Introduction to the LM7805 and LM1117t (3.3v Version) Voltage Regulators
The LM7805 and LM1117t Voltage Regulators will reduce the DC Voltage in a circuit. There will be some amount of power loss in the linear regulators that will produce heat. If you produce too much heat, the regulator will go into thermal shutdown. On the other hand, you can reduce heat by decreasing the input voltage, or by decreasing the load. Obviously, each regulator must be supplied with an input voltage that is higher than the output voltage. The LM7805 should be supplied with at least 7 volts. In contrast, the LM1117t must be supplied with at least 5 volts.
The input and output current are the same for these linear regulators, however, the input voltage is higher than the output voltage. This causes power loss equivalent to the current times the difference between Vin and Vout. For example… Our load is 200mA on the LM7805 regulator. If we have an input voltage of 7 volts, we’ll have an output voltage of 5 volts. In this case, the voltage difference is 2 volts. Power is equal to current times voltage. Therefore 2 volts times 200mA (.2A) would be a power loss of .4 Watts. If you supply the regulator from a 9 volt battery however, your power loss is .8 Watts. This power loss translates to heat. As I have said, if the regulator generates too much heat that it can’t disparate, it will go into thermal shutdown.
Each regulator should have two capacitors. One capacitor on the input side, and one for the output. You should connect these capacitors between the positive and ground (or common). The input capacitor filters ripple from the power source. In contrast, the output capacitor provides voltage stability for the load. For consistency, I always use 10uF capacitors. However this can be anywhere from 1uF to 10uF unless you have a reason to use something different. For example, you might lower the value if you expect high frequency ripple. I put together the following diagram using TinkerCad.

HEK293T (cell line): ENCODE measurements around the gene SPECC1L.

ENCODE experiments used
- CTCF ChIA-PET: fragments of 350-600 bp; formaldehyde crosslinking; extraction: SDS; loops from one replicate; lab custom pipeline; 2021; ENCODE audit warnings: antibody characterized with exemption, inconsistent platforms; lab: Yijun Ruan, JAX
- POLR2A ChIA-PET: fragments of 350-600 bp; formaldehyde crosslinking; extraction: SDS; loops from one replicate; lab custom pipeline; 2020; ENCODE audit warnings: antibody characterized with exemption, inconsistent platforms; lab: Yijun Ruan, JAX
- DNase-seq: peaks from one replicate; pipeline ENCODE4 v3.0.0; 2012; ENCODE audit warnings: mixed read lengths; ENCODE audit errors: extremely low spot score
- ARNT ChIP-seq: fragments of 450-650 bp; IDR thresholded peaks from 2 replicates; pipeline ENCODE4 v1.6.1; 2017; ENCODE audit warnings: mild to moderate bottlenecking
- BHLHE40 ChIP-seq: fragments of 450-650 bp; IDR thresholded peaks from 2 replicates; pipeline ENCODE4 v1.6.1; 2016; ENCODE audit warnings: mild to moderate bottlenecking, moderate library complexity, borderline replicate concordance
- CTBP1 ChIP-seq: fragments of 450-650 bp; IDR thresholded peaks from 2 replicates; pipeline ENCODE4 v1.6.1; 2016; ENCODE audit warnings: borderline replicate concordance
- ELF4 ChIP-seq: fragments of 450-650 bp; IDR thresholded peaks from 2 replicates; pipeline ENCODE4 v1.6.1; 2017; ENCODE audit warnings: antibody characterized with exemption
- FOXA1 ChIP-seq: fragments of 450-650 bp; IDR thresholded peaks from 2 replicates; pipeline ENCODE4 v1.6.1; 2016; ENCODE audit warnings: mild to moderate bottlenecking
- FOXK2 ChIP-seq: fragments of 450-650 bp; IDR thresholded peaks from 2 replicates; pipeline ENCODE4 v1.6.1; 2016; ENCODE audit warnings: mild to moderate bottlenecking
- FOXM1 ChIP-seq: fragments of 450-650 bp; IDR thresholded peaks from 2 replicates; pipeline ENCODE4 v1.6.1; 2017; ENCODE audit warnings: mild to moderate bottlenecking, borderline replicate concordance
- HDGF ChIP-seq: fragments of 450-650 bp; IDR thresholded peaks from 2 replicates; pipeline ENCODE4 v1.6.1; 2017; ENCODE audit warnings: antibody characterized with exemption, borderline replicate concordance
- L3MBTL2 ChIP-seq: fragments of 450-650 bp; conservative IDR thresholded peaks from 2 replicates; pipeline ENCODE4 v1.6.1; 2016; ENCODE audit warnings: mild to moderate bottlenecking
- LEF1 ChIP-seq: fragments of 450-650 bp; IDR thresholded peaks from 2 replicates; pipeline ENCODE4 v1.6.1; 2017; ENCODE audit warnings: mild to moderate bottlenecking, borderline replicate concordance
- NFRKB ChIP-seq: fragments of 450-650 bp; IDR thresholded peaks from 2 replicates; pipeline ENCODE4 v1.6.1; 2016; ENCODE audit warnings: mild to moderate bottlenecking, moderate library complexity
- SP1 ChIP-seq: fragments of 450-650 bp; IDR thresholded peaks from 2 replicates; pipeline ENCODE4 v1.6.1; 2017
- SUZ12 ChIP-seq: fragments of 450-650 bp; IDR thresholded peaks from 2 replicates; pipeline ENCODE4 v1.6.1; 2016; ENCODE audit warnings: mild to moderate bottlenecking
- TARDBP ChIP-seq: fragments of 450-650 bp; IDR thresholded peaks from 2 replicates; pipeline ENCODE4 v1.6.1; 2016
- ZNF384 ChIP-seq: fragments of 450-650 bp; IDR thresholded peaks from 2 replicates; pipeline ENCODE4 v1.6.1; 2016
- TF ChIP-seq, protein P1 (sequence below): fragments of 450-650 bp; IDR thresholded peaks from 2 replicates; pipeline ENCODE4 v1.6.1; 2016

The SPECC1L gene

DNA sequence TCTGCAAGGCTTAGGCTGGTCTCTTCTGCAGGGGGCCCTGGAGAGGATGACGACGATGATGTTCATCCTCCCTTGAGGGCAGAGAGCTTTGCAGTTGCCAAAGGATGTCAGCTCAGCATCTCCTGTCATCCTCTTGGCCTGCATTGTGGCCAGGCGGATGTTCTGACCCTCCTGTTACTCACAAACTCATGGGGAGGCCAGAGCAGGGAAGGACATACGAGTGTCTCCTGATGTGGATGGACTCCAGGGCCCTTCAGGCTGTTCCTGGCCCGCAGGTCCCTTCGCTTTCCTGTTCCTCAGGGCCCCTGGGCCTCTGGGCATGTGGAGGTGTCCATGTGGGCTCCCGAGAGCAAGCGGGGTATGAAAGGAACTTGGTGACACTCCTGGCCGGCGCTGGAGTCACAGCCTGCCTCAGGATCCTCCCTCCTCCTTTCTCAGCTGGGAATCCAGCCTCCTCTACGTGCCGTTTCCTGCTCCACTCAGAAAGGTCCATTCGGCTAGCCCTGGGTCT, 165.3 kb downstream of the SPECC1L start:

As you can see. I’ve added a capacitor to each side of the regulator, and the center connects to common.
7805 Voltage Regulator
In summary, the 7805 regulator provides 5v of output when you provide a minimum of 7v. The maximum voltage is 35v. It can provide up to 1.5A of current. With attention to the heat buildup, you might want to add a heat sink. On the 7805 regulator, the left pin is input, and the right pin is output. The center pin is your common.
1117t Voltage Regulator
By contrast, the 1117t regulator provides 3.3v of output with a minimum input of 5 volts. The maximum voltage is 15v. Maximum current for this regulator is 800mA. However, be careful that you are dissipating the heat properly. It’s important to realize the pinout is different from the 7805. The left pin is GND, the center pin is output voltage, and right pin is y our input voltage.
It’s important to realize that each regulator has some variations based on it’s inherent design and full part #. Always consult the datasheet for the exact regulator that you are using.
To summarize, I’ve set up a breadboard with a 5v regulator and a 3.3v regulator. As you can see, the top rail is 3.3v, and the bottom rail is 5v.
For more information, visit the arduino beginner’s page!
— Ricky Bryce